Send to

Choose Destination
See comment in PubMed Commons below
J Health Serv Res Policy. 2012 Oct;17(4):233-40. doi: 10.1258/jhsrp.2012.011141. Epub 2012 Sep 28.

Reconfiguring the emergency and urgent care workforce: mixed methods study of skills and the everyday work of non-clinical call-handlers in the NHS.

Author information

Faculty of Health Sciences, University of Southampton.



To examine the skills and expertise required and used by non-clinical call-handlers doing telephone triage and assessment, supported by a computer decision support system (CDSS) in urgent and emergency care services.


Comparative case study of three different English emergency and urgent care services. Data consisted of nearly 500 hours of non-participant observation, 61 semi-structured interviews with health service staff, documentary analysis, and a survey of 106 call-handlers.


Communication skills and 'allowing the CDSS to drive the assessment' are viewed by the CDSS developers and staff as key competencies for call-handling. Call-handlers demonstrated high levels of experience, skills and expertise in using the CDSS. These workers are often portrayed simply as 'trained users' of technology, but they used a broader set of skills including team work, flexibility and 'translation'. Call-handlers develop a 'pseudo-clinical' expertise and draw upon their experiential knowledge to bring the CDSS into everyday use.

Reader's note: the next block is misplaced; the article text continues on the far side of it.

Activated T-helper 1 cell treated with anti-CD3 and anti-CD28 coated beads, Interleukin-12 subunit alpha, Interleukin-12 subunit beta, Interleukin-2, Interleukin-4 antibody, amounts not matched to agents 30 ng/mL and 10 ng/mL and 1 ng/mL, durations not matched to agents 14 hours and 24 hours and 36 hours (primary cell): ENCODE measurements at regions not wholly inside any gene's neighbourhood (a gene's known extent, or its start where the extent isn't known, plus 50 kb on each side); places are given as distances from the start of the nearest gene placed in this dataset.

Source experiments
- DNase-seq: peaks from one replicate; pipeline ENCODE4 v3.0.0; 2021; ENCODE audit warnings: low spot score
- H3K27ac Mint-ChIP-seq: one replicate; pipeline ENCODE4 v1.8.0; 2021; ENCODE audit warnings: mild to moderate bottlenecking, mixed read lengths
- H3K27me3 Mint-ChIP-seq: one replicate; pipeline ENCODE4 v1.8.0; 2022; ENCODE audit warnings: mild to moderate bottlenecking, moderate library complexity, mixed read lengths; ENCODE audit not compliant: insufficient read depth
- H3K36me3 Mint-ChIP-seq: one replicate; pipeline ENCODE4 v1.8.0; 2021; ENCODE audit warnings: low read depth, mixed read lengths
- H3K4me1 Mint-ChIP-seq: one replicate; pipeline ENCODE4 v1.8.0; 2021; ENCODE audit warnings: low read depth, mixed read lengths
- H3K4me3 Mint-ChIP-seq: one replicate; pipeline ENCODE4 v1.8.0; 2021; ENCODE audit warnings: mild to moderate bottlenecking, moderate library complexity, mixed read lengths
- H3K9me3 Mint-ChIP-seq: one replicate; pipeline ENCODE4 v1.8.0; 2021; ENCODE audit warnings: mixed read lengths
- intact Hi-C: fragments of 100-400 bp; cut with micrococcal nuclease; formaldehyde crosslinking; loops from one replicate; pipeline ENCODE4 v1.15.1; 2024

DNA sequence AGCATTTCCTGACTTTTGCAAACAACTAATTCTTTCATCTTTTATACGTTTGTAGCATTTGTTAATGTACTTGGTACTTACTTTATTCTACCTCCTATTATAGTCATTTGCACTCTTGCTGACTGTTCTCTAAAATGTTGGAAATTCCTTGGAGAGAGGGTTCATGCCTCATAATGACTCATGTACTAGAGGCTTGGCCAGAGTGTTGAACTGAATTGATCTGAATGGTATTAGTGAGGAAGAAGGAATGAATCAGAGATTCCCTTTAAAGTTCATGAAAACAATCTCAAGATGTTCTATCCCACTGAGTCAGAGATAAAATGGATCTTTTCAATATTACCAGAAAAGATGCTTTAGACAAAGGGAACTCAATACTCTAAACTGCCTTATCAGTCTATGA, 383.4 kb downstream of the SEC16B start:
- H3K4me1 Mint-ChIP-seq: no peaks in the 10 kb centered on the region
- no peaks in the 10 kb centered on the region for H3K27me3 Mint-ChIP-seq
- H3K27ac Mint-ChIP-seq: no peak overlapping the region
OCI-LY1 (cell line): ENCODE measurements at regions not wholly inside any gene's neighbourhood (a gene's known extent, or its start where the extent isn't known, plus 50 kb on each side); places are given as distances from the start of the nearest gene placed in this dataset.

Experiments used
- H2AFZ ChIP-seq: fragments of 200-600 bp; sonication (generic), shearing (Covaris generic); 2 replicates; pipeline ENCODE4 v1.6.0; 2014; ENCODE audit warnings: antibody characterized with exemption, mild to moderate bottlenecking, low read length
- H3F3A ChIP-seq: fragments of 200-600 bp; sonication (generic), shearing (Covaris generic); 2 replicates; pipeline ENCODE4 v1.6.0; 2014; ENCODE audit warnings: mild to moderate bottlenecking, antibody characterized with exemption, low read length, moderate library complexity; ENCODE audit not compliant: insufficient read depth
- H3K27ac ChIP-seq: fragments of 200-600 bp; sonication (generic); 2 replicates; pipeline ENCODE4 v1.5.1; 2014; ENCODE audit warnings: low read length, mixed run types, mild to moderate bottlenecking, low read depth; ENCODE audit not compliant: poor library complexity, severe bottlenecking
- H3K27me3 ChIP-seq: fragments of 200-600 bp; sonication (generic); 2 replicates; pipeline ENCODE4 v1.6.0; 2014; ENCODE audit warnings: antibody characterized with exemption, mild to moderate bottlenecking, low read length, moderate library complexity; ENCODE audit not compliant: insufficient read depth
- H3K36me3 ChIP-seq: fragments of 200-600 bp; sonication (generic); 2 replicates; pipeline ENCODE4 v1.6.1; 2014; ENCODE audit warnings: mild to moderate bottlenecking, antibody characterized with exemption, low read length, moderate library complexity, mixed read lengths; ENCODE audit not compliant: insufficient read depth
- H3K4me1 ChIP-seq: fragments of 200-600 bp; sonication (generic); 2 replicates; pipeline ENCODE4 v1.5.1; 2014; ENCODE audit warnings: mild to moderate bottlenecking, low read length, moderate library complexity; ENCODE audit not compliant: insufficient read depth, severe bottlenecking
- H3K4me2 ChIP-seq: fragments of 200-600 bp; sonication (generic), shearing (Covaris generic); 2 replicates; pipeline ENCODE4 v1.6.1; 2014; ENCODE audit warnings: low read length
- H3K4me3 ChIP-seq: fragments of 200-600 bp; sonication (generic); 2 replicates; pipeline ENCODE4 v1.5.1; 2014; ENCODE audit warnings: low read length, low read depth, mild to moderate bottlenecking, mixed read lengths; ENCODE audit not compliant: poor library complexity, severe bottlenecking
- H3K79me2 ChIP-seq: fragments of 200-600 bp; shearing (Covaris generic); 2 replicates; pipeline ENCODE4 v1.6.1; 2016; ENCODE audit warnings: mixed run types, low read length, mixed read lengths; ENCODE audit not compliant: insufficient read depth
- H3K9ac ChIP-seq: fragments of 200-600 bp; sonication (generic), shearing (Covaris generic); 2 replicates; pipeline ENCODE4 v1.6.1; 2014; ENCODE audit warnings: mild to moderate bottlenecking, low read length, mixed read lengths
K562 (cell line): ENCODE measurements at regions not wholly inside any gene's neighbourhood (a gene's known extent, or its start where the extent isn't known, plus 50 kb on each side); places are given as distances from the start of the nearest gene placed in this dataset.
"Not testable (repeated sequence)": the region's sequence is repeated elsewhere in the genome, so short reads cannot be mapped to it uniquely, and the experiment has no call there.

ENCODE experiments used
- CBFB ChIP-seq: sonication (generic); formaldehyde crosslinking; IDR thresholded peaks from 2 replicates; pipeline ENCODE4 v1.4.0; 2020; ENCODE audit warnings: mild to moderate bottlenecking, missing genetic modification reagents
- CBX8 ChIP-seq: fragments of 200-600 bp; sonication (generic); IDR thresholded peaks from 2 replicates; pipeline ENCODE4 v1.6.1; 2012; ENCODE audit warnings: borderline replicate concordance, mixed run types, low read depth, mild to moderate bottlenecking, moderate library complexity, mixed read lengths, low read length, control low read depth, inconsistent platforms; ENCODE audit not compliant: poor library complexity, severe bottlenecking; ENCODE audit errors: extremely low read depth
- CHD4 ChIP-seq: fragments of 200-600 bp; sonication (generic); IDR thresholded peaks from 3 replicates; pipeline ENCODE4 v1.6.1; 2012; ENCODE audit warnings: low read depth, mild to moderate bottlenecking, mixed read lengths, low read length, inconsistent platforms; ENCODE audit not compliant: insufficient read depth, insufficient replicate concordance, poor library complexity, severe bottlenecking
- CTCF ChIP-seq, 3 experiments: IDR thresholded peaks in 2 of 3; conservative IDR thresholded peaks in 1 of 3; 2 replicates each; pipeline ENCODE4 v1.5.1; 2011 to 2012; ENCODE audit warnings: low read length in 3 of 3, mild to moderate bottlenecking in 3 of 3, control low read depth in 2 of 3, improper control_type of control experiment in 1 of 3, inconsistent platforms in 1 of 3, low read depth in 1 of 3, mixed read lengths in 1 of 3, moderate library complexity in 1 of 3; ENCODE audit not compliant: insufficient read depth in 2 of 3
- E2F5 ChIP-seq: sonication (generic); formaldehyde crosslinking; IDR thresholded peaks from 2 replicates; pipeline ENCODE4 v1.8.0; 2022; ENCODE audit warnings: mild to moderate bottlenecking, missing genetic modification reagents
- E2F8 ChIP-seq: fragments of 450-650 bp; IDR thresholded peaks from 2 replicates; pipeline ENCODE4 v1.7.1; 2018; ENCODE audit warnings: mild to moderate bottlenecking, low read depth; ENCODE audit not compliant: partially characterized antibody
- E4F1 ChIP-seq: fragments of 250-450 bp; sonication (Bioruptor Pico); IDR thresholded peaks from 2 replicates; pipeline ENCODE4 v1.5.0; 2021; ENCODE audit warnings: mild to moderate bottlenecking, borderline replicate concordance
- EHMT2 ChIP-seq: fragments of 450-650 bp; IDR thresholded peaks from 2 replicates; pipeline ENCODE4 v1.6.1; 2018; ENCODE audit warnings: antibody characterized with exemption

Clinical assessment and triage by non-clinical staff supported by a CDSS represents a major change in urgent and emergency care delivery, warranting a detailed examination of call-handlers' skills and expertise. We found that this work appears to have more in common with clinical work and expertise than with other call-centre work that it superficially resembles. Recognizing the range of skills call-handlers demonstrate and developing a better understanding of this should be incorporated into the training for, and management of, emergency and urgent care call-handling.

[Indexed for MEDLINE]
PubMed Commons home

PubMed Commons

How to join PubMed Commons

    Supplemental Content

    Full text links

    Icon for Atypon
    Loading ...
    Support Center